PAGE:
Mapper of the Month: Michel Hebert (France)

- Pierre Parmentier

His homepage and his contribution page.

Hello Michel. Would you like to briefly introduce yourself to our readers?
I am a retired man - three quarters of a century old - and the current president of an association in my town that has nothing to do with OpenStreetMap. I practice cycling for fun and to stay in shape, and I have been a member of the local OpenStreetMap group in Grenoble for several years. I am not a computer scientist but I pay a particular attention to this environment.
How and when did you get to know OpenStreetMap?
Several years ago and practicing cycling I wanted to put a track on my GPS, track created from a routing application which then presented problems of blocking at a particular point on OpenStreetMap. Curious I wanted to know more about OpenStreetMap to solve these problems, and this was my first step in the OpenStreetMap universe and to make my first contributions. And as I was relatively active I was contacted by a local member from the Grenoble area. A map party in the municipality of Vif was the starting point for meeting enthusiasts and contributing in all practical and material aspects at a time when smartphone applications did not exist.
How do you use OpenStreetMap?
Quite quickly I found an interest in using JOSM and learned to master it correctly, and to parameterize it for more efficiency by associating several plugins. So I can take advantage of the French cadastre which allows us to import very locally all the buildings, private pools, rivers etc. JOSM is therefore my favourite working tool.
What kind of contributor are you and in which area do you map?
My areas of contribution are quite disparate according to my evolving interests. I favour my region, or my holiday spots. But attentive to the French forum, I engage in specific contributions on the whole French territory and in the course of these explorations I often update the landuses and buildings that the IGN imagery and the Cadastre allow me to source.
What are you mapping? Do you have a specialisation?
I don’t have a specialization, but rather interests that have evolved over the years and new sources. When I started, I discovered a site that allowed me to monitor the geolocalized data of the French Ministry of Education of all the schools in the department of Isère, a whole job of verifying geolocation and adding references. I have participated in several cartoparties organised by our local group in Grenoble, which I consider important and motivating for the vitality of our team. I currently spend a lot of time updating postal addresses in France using databases that facilitate this task, as well as following up on new roads in my department of Isère.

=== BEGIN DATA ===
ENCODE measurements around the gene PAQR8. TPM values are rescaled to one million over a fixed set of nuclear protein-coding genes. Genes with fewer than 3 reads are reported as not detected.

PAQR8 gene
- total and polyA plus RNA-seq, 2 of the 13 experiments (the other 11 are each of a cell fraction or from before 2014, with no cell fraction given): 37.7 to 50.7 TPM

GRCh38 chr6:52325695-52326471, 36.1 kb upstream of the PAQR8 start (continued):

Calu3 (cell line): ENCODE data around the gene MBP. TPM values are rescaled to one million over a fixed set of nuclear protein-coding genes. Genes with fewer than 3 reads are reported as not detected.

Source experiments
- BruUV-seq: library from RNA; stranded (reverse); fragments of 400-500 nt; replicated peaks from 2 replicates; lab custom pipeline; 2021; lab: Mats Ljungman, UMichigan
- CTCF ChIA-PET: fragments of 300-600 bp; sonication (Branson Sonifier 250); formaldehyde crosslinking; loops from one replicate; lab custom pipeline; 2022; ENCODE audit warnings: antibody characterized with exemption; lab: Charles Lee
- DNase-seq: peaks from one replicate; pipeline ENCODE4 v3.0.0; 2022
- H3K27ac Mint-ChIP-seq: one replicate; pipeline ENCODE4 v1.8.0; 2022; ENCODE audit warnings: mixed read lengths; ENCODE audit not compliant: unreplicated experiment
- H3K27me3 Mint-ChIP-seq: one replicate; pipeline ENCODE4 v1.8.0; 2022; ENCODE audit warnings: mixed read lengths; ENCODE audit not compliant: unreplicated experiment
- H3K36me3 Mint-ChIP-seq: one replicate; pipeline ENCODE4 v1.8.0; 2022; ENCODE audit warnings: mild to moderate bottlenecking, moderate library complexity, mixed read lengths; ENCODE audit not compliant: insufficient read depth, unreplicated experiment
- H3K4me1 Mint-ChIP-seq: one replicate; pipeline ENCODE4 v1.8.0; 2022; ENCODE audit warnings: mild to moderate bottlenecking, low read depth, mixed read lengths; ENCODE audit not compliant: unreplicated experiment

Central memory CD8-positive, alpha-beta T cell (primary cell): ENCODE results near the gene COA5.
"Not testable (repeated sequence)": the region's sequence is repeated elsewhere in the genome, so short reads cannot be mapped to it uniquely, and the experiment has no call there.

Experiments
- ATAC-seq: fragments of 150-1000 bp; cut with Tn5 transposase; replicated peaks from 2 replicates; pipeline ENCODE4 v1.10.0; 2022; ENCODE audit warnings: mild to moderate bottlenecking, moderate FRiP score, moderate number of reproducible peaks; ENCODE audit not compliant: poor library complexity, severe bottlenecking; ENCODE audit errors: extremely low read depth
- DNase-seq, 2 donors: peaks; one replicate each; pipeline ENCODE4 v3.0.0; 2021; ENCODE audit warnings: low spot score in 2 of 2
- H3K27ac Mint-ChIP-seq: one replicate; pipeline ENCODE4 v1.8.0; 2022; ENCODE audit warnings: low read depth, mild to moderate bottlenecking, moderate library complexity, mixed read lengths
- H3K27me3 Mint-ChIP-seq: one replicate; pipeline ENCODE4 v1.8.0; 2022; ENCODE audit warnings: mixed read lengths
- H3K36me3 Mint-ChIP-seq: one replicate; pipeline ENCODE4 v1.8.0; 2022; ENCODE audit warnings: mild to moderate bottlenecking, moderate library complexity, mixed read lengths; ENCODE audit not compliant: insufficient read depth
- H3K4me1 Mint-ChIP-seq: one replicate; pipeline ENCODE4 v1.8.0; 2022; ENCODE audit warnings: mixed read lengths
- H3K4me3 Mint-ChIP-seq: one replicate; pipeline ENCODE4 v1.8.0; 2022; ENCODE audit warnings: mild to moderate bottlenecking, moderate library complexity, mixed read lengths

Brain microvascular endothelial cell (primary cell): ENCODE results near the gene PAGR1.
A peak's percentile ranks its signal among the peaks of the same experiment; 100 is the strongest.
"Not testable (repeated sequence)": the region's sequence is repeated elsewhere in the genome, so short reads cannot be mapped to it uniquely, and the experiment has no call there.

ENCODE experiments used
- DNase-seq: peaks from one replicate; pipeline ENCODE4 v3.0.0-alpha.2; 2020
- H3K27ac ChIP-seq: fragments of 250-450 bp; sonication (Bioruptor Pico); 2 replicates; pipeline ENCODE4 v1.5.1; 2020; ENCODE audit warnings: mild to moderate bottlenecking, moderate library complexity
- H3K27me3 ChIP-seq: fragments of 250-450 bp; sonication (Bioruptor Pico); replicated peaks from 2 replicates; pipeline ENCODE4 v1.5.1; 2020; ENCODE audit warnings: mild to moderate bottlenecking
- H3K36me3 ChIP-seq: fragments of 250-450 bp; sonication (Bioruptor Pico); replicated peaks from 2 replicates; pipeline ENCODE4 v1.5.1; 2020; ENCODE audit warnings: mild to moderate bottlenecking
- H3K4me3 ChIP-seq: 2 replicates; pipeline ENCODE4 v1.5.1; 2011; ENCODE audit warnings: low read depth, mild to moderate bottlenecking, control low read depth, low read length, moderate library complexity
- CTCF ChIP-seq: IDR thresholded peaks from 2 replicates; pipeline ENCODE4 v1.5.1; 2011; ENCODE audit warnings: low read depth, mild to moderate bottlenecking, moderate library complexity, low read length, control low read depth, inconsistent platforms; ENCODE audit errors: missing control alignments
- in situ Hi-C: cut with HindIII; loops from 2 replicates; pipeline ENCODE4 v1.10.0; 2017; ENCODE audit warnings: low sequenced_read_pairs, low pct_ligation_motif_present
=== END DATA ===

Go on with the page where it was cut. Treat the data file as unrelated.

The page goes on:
What is your greatest achievement as mapper?
A few years ago there was a change in the OpenStreetMap license; all the contributors had to agree to this change. Some did not respond and all their tracks were cancelled except the nodes. Thus all the trails in a large protected area south of Grenoble called the Frange Verte had to be updated. Equipped with an Garmin Oregon GPS with integrated camera I walked the area for several months confirming the passage of the nodes for the path and track. But also thanks to the geolocalized photos I was able to trace the new trails. It is probably more than 50 km of tracks which were updated; a real satisfaction as an OpenStreetMap mapper.
Why are you mapping? What motivates you?
To contribute to the enrichment of the global commons that OpenStreetMap represents. The mapathons to which I contributed are one of the richest aspects on a personal level, especially Madagascar, which I have immersed myself in. I am permanently motivated because the improvements and enrichments of the database are varied and almost perpetual. My curiosity is the driving force. For example, checking the geolocation of transformers in the field and specifying their name, reference and type. Field work that takes me to unlikely places.
Do you have any ideas to expand the OpenStreetMap community, to motivate more people to contribute?
With our local group in Grenoble, we hope to motivate local people by organising mapping parties. During our monthly meetings that the Grenoble local group organises, the leader checks all the new contributors in the area and invites them to these meetings. And sometimes we are surprised by the number of curious people who arrive with disparate motivations. I think we should introduce them to the basic iD and JOSM tools.
Do you have contact with other mappers?
Yes, of course, since I have been a member of the Grenoble local group since its inception, and our monthly meetings are very often enriching. And sometimes when I receive a response to the notes I have posted on OpenStreetMap.
What is in your view the greatest strength of OpenStreetMap?
It is certainly the large variety of contributors who, on the planet, bring this database to life, each with his own more or less advanced technical level. A database that is enriched every day with a constantly evolving level of detail, thanks to exchanges via the forums. Each country can express what characterises it through its own sources.
What are the largest challenges for OpenStreetMap?
It is to preserve and protect its model and to guard against any interference in its authorities.
How to do stay on top of news about OpenStreetMap?
There is no lack of sources that I consult every day: Talk-fr, Forum OSM France and weeklyOSM.
To conclude, is there anything else you want to share with the readers?
Whatever your level of involvement and technique, you can always make your contribution, even if it is minor. It is curiosity that should be your inspiration and the conviction to participate in something useful.

Thank you, Michel, for this interview.

Translated from French by Claire Muyllaert and Pierre Parmentier with the help of